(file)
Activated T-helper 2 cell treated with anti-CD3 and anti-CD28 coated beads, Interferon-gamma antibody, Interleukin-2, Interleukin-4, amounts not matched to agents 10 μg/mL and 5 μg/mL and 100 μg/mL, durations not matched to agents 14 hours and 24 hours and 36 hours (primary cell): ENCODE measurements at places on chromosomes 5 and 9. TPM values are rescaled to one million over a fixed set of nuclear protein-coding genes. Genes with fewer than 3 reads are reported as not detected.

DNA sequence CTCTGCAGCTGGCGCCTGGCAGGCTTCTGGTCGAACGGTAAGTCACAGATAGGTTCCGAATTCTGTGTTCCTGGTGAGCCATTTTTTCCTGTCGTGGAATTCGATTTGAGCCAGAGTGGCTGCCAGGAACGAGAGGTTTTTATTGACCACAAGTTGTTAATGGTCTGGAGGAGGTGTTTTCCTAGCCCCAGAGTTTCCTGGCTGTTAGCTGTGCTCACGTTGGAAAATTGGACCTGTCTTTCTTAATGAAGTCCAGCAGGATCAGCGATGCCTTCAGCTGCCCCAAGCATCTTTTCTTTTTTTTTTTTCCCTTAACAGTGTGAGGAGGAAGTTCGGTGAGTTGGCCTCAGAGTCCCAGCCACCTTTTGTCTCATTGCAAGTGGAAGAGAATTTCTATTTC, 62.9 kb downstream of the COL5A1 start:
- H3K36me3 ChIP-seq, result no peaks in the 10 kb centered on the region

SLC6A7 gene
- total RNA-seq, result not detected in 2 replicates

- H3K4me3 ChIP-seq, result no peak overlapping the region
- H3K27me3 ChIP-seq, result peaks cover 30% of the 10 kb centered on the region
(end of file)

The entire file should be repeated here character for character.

Activated T-helper 2 cell treated with anti-CD3 and anti-CD28 coated beads, Interferon-gamma antibody, Interleukin-2, Interleukin-4, amounts not matched to agents 10 μg/mL and 5 μg/mL and 100 μg/mL, durations not matched to agents 14 hours and 24 hours and 36 hours (primary cell): ENCODE measurements at places on chromosomes 5 and 9. TPM values are rescaled to one million over a fixed set of nuclear protein-coding genes. Genes with fewer than 3 reads are reported as not detected.

DNA sequence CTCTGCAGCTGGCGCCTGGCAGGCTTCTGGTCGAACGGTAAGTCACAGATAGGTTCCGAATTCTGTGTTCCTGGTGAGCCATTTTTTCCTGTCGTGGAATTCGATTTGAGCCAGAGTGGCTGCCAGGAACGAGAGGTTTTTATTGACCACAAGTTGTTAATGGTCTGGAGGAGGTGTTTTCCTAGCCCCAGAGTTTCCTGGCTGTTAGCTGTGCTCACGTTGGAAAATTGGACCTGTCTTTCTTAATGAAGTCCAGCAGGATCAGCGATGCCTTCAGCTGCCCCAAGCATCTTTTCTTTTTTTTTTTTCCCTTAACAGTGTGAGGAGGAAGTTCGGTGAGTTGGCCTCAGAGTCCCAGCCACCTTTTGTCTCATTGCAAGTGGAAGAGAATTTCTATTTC, 62.9 kb downstream of the COL5A1 start:
- H3K36me3 ChIP-seq, result no peaks in the 10 kb centered on the region

SLC6A7 gene
- total RNA-seq, result not detected in 2 replicates

- H3K4me3 ChIP-seq, result no peak overlapping the region
- H3K27me3 ChIP-seq, result peaks cover 30% of the 10 kb centered on the region